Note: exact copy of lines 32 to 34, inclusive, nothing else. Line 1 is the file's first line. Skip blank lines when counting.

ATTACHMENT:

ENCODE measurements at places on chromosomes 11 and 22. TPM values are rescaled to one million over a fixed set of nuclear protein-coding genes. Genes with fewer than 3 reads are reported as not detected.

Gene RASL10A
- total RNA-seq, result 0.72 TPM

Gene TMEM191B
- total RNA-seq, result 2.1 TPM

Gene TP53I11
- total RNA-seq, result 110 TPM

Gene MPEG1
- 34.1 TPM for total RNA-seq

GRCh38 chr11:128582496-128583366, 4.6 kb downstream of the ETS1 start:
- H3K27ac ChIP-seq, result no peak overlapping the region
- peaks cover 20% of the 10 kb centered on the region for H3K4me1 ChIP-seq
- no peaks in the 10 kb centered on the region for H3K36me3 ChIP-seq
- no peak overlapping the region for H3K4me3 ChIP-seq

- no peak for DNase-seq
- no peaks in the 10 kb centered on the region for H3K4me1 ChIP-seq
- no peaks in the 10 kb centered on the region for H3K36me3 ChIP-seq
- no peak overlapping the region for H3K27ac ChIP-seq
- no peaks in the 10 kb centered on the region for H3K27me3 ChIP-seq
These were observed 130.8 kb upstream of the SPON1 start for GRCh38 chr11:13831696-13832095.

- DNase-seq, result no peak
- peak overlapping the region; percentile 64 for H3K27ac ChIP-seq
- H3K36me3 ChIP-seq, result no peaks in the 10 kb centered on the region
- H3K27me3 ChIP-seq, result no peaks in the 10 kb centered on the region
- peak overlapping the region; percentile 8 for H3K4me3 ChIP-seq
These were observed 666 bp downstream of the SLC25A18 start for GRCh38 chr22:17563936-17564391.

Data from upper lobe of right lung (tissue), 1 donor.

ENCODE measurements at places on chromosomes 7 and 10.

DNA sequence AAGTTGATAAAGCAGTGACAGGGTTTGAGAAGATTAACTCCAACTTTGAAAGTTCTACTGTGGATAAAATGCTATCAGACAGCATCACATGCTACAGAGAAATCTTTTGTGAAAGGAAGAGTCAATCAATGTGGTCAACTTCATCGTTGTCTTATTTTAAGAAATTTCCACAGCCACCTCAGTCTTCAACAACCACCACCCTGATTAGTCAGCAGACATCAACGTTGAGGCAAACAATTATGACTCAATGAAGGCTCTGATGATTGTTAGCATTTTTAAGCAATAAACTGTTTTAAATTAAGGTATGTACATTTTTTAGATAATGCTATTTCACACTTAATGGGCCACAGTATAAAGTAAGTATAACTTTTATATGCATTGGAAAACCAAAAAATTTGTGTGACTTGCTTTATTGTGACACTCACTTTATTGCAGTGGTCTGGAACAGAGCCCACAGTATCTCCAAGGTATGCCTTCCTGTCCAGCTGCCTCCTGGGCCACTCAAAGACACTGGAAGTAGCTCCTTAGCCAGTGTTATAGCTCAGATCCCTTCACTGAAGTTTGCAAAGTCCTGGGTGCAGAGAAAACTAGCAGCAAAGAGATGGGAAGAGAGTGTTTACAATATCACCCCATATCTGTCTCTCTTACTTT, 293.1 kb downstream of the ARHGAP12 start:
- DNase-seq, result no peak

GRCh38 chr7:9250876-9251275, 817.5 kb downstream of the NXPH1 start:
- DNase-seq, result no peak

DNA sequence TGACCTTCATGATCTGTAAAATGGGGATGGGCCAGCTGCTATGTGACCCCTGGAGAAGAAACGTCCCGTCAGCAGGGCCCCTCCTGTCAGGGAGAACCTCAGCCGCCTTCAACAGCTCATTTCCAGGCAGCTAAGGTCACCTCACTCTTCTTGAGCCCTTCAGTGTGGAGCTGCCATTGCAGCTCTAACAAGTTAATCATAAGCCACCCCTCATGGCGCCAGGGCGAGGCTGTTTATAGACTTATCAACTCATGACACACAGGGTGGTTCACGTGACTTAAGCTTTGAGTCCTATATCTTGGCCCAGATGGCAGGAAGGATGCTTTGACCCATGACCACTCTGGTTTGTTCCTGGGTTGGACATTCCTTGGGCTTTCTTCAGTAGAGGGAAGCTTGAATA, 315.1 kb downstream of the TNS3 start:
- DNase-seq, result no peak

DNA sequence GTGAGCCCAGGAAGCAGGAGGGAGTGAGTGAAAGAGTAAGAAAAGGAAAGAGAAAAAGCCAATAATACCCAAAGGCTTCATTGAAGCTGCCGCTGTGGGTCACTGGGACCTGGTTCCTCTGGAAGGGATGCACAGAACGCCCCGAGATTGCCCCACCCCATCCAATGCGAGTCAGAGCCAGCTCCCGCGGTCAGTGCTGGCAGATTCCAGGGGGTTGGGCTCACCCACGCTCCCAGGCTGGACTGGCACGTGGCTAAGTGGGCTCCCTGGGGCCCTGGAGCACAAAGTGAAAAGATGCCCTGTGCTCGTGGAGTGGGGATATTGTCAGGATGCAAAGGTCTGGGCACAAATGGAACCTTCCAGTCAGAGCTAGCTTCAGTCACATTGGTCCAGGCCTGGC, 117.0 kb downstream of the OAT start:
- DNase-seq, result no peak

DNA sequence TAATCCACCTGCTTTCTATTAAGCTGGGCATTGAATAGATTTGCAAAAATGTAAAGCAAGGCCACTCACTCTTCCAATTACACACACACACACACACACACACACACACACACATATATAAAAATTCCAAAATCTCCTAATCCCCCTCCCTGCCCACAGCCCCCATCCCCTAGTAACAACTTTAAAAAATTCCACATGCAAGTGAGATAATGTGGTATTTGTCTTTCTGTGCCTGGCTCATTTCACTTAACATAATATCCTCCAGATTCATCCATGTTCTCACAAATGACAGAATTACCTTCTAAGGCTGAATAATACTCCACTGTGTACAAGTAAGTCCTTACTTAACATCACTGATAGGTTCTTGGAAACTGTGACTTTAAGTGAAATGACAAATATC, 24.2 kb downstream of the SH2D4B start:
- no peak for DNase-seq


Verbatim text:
- DNase-seq, result no peak

DNA sequence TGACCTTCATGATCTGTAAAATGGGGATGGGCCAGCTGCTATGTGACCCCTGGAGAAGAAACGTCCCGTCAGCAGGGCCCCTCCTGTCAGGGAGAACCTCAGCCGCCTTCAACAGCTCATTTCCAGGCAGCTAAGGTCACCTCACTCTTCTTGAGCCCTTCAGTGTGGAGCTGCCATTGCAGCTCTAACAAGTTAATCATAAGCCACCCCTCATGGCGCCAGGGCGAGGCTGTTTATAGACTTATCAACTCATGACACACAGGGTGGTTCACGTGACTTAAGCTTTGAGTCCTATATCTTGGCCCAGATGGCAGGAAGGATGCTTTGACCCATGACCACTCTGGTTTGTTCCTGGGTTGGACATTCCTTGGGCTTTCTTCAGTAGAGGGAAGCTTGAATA, 315.1 kb downstream of the TNS3 start:
- DNase-seq, result no peak